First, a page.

Wednesday, February 13, 2008

Remote sensing to study Greenland ice

U.S. scientists have documented, for the first time, the dynamics of parts of Greenland's ice sheet using remote sensing and digital imaging.

The University at Buffalo researchers said their findings represent important data that have long been missing from the ice sheet models on which projections about sea level rise and global warming are based.

Traditionally, ice sheet models are very simplified, said Assistant Professor Beata Csatho, lead author of the research. "Ice sheet models usually don't include all the complexity of ice dynamics that can happen in nature. This research will give ice sheet modelers more precise, more detailed data.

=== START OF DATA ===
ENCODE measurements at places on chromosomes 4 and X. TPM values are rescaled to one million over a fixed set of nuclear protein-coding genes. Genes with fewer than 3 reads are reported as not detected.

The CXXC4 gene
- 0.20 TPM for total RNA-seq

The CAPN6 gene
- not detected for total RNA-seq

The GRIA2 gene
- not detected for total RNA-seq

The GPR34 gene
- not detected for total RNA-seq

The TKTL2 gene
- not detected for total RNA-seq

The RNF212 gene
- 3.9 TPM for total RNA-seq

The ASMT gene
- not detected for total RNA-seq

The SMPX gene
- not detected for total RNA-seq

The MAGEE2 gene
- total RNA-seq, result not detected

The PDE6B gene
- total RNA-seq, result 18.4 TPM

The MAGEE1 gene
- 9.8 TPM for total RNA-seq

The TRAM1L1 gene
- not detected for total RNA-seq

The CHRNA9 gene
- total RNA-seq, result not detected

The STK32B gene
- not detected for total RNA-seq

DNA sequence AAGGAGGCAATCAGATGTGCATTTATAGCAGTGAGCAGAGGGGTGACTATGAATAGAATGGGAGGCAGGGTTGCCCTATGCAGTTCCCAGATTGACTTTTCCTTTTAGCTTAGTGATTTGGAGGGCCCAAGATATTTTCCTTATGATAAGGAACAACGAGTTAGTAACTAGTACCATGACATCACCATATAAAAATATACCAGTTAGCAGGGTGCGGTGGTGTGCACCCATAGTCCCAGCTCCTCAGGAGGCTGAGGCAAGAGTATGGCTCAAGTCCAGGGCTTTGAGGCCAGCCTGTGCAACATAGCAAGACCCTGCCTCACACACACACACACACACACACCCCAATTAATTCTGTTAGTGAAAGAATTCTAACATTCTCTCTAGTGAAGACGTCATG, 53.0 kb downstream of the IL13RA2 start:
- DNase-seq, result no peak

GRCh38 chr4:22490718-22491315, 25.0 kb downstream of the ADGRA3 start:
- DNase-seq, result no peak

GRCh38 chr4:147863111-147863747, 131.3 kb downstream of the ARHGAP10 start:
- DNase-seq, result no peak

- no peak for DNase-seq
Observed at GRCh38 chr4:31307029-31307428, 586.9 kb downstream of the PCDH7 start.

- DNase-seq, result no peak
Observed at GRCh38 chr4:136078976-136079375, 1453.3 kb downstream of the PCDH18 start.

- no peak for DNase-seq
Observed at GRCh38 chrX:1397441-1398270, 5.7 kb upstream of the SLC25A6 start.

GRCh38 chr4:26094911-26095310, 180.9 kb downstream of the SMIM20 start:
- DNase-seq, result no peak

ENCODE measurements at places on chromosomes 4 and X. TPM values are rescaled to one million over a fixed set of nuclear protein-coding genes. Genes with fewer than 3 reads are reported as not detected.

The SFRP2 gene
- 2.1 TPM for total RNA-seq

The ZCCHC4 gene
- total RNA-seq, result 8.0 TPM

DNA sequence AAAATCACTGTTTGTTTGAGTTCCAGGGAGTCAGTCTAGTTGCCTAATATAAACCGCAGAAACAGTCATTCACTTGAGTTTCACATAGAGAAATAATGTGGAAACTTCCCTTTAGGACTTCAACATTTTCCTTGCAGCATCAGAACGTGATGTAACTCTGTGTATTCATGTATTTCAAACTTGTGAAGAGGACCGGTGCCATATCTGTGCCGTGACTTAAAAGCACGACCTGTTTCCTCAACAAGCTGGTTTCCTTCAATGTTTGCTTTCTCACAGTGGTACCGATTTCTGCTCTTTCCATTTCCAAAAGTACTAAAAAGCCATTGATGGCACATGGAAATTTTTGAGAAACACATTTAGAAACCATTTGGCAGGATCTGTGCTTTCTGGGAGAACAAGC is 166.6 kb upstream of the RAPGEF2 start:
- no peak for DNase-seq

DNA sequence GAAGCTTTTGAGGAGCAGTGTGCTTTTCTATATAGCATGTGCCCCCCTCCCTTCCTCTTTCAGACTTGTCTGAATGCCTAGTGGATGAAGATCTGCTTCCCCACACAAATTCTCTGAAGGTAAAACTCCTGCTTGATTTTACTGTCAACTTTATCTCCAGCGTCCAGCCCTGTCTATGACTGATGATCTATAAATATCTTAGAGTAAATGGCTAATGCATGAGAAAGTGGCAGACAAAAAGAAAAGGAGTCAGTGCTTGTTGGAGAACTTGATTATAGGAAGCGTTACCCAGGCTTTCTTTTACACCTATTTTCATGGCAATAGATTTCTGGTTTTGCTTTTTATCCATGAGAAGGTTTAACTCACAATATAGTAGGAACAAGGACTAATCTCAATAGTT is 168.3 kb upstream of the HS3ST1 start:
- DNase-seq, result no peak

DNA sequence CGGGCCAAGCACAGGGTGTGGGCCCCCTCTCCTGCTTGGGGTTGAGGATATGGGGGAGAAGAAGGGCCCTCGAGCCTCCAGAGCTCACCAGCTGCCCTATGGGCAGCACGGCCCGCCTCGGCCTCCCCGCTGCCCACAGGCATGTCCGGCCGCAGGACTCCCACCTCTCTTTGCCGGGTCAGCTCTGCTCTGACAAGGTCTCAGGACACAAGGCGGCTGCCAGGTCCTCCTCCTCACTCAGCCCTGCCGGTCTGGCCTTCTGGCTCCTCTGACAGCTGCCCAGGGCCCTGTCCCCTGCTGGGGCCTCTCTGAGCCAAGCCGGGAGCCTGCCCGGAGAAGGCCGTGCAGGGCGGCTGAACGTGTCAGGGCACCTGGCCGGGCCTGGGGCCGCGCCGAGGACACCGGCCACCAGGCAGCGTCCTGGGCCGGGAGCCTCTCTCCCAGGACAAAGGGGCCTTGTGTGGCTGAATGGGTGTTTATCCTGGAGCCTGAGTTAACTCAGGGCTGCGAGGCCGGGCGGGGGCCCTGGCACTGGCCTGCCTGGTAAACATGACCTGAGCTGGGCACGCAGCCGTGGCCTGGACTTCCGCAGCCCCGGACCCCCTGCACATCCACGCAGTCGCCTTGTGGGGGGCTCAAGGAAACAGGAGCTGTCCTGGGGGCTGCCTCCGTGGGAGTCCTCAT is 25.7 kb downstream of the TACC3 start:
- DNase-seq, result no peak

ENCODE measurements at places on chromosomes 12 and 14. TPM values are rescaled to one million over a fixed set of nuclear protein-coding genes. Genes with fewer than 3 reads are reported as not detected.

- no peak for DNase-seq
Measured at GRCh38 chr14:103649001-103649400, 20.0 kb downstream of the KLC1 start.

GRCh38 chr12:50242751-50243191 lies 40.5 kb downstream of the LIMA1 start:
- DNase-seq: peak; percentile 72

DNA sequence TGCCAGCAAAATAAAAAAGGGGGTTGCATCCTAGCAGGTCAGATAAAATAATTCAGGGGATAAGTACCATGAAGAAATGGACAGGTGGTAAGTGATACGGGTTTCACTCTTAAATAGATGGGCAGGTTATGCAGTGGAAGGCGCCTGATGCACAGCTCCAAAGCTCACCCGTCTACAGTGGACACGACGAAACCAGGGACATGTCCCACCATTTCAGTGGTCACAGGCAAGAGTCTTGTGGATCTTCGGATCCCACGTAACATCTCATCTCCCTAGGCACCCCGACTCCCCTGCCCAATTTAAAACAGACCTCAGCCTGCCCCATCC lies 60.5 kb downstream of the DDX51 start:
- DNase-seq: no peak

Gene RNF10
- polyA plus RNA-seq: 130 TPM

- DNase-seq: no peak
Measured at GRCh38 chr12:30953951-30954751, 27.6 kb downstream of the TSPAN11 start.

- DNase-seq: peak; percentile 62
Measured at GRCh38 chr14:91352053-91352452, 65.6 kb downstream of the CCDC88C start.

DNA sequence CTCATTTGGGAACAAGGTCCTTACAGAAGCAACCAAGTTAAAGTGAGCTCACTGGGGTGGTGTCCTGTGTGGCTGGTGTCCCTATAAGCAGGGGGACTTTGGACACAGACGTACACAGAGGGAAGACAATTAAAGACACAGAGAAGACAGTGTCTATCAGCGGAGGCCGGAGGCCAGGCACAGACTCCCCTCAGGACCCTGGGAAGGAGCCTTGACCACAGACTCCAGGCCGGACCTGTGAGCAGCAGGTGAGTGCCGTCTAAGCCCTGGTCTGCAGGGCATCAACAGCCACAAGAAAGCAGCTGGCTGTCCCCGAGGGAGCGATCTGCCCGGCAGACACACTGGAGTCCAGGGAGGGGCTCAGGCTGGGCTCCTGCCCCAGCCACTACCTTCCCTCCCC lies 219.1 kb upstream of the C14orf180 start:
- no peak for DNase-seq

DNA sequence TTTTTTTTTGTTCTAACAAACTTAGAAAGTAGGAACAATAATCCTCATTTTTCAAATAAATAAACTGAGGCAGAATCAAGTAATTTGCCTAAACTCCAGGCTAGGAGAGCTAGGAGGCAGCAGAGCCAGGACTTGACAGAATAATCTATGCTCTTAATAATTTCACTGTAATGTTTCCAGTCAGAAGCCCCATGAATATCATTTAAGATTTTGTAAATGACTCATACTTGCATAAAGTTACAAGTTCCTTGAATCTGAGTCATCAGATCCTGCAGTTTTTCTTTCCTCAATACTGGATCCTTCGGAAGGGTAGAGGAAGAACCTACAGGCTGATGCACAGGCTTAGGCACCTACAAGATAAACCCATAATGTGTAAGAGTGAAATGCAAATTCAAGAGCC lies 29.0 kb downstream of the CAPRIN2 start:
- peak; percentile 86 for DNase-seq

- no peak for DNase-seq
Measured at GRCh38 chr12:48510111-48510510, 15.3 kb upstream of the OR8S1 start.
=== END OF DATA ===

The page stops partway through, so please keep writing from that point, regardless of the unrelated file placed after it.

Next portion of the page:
"If current climate models … included data from ice dynamics in Greenland, the sea level rise estimated during this century could be twice as high as what they are currently projecting," she said.

The researchers, among other things, found two different parts of the same glacier can behave quite differently and that a glacier does not necessarily react to climate change as a single, monolithic entity.

The study that included scientists from Ohio State University, the University of Kansas and the National Aeronautics and Space Administration appears in the online edition of the Journal of Glaciology.

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